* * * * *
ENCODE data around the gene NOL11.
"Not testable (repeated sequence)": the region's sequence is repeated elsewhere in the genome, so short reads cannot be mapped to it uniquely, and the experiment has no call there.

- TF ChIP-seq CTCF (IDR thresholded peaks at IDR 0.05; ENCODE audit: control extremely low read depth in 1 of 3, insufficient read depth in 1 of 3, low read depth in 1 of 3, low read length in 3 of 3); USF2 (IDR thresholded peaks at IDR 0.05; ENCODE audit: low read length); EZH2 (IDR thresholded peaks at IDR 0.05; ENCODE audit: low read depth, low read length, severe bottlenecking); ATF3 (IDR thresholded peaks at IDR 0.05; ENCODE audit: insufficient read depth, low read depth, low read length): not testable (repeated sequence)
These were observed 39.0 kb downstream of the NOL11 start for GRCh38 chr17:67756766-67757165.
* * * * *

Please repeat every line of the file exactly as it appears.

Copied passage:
ENCODE data around the gene NOL11.
"Not testable (repeated sequence)": the region's sequence is repeated elsewhere in the genome, so short reads cannot be mapped to it uniquely, and the experiment has no call there.

- TF ChIP-seq CTCF (IDR thresholded peaks at IDR 0.05; ENCODE audit: control extremely low read depth in 1 of 3, insufficient read depth in 1 of 3, low read depth in 1 of 3, low read length in 3 of 3); USF2 (IDR thresholded peaks at IDR 0.05; ENCODE audit: low read length); EZH2 (IDR thresholded peaks at IDR 0.05; ENCODE audit: low read depth, low read length, severe bottlenecking); ATF3 (IDR thresholded peaks at IDR 0.05; ENCODE audit: insufficient read depth, low read depth, low read length): not testable (repeated sequence)
These were observed 39.0 kb downstream of the NOL11 start for GRCh38 chr17:67756766-67757165.